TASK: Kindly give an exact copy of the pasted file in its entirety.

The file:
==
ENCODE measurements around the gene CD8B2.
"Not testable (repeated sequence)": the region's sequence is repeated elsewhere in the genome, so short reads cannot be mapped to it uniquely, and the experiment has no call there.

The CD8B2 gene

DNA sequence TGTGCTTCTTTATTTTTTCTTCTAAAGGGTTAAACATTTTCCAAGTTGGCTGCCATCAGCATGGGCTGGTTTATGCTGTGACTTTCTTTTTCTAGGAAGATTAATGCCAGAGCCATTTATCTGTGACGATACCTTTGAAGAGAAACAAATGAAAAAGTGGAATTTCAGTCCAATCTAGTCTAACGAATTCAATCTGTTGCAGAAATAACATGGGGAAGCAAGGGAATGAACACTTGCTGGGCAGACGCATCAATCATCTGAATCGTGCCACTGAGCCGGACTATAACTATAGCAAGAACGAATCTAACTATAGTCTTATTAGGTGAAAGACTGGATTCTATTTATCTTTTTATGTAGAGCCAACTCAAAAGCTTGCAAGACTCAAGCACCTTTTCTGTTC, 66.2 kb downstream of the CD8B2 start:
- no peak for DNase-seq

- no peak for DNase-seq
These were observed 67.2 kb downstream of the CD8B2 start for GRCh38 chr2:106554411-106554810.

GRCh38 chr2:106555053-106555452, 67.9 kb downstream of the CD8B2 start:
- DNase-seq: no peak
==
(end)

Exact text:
ENCODE measurements around the gene CD8B2.
"Not testable (repeated sequence)": the region's sequence is repeated elsewhere in the genome, so short reads cannot be mapped to it uniquely, and the experiment has no call there.

The CD8B2 gene

DNA sequence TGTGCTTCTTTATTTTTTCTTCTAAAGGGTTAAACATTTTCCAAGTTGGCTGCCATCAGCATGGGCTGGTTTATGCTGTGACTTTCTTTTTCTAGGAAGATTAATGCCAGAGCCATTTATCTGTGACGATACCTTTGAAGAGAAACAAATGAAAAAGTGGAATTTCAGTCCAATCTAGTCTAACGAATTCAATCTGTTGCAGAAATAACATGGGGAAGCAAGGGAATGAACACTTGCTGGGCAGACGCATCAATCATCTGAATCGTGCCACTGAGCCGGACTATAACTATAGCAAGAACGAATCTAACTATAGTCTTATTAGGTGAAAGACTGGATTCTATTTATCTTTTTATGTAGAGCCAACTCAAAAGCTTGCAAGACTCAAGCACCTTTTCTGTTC, 66.2 kb downstream of the CD8B2 start:
- no peak for DNase-seq

- no peak for DNase-seq
These were observed 67.2 kb downstream of the CD8B2 start for GRCh38 chr2:106554411-106554810.

GRCh38 chr2:106555053-106555452, 67.9 kb downstream of the CD8B2 start:
- DNase-seq: no peak